Greens launch election manifesto
Image © Edinburgh Greens

The Green Party is set to launch its election manifesto, which will include a call to “take back” the NHS from the private sector

Party leader Natalie Bennett and MP Caroline Lucas are set to unveil their party’s election manifesto today. It will focus on issues such as stopping the privatisation of the NHS and cutting public transport fares, which would be paid for by scrapping new road-building programmes.

The Greens currently have a record number of candidates at 571 and say membership has surged. The increasing popularity of smaller parties does, perhaps, highlight the discontent the public feels towards the major political groups. Given the narrow gap between Labour and the Conservatives in the current opinion polls, it is expected the next government will lead under a coalition, and potentially a multiparty government. Bennett says her party’s manifesto gives a “genuine alternative” to “business-as-usual politics”, and it is becoming apparent that some voters are taken in by that ideology, seeking something different.

The party also said it would not be involved in a “formal coalition” with any major party, and said support on “a case by case basis is a much more effective way for a smaller party to make inroads.”

Lucas said: “We’ve ruled out being a coalition government.

“When you look at the experience of the Liberal Democrats in their coalition with the Tories, it’s not a model that’s been a huge success for them – you end up losing your identity and possibly, your integrity as well.

“We’re a party committed to redistribution, social justice and to crucially recognising that we live on a planet of finite resources, and unless we have that understanding at the heart of all our policies, then we’re not going to be able to live in a safe way into the future.”

The Greens will also push for free nationwide insulation programmes aimed at tackling cold homes, particularly in areas that suffer high fuel poverty. An extra £1.3bn will also be demanded the NHS budget to deal with the costs associated with cold homes.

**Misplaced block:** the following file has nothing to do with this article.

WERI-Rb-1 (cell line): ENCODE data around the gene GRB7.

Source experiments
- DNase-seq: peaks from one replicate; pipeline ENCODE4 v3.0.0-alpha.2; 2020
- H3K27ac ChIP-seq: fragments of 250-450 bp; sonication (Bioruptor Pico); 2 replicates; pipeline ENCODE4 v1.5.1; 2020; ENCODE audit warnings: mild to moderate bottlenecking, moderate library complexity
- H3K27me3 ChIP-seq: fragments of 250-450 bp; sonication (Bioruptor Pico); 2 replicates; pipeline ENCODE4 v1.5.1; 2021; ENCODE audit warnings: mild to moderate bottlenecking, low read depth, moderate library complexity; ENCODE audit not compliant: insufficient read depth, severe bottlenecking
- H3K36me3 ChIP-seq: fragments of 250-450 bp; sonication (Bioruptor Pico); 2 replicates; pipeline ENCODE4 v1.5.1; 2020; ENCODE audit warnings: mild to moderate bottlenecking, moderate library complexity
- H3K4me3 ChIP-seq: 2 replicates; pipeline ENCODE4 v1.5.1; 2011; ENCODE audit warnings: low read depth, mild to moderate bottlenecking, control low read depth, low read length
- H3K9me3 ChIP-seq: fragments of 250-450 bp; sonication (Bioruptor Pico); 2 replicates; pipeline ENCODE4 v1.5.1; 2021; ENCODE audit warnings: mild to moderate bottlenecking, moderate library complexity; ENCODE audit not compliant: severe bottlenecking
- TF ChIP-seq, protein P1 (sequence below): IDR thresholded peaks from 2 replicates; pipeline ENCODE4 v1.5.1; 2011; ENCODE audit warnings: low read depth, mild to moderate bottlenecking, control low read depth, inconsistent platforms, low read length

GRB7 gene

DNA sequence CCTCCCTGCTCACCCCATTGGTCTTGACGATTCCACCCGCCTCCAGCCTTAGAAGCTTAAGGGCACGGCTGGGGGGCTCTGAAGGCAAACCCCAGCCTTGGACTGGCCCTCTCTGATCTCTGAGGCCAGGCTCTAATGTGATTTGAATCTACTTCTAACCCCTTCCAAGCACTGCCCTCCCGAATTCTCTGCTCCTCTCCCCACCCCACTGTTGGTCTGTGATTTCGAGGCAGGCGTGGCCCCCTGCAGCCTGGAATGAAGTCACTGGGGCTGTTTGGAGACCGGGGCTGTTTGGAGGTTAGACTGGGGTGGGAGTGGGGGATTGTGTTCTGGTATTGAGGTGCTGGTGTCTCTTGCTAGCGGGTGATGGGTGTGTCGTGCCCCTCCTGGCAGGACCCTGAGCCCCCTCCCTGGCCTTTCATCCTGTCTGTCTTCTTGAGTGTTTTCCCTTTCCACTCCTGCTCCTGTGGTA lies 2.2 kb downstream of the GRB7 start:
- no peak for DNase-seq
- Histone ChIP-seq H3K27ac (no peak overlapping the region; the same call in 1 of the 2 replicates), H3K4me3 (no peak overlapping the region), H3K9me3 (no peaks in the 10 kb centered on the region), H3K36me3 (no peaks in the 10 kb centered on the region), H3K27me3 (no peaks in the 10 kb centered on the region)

Lucas said: “We believe if we invest in insulating people’s homes, we can get their fuel bills down on a permanent basis.

“It would also get our climate change emissions down and could create hundreds of thousands of jobs.

“And crucially, for every £1 invested in this programme, it’s estimated that £1.27 comes back to the economy in terms of the benefit in jobs and reduction on the NHS bill.”

Lucas said the government had “a woeful record on energy insulation”. In fact, the installation of energy-efficient measures in UK homes has fallen by 80 per cent over the last two years.

Part of the Greens manifesto includes a Citizens’ Income of £72 a week for every adult in Britain. However, the party admitted this would take longer than one parliament to implement.

Bennett, who will launch the manifesto in East London today, is expected to say: “Austerity has failed and we need a peaceful political revolution to get rid of it.

“Our manifesto is an unashamedly bold plan to create a more equal, more democratic society while healing the planet from the effects of an unstable, unsustainable economy.”

The Greens will deliver a fully costed manifesto, which is expected to be analysed and scrutinised in-depth, both by voters and political experts.


  1. So not only do the Greens intend to increase government spending by £89bn next year but by 2020, the party would hike spending by £176bn to almost £1 trillion.

    Where will this money come from?
    Never mind their proposals to give travellers nomadic rights and the increase of foreign aid.

    Its pretty obvious that the Greens just make up stuff because they know they’ll never win enough seats to actually implement any of it, either that or its a plot by Labour to get Ed Miliband and his silly proposals to appear normal.


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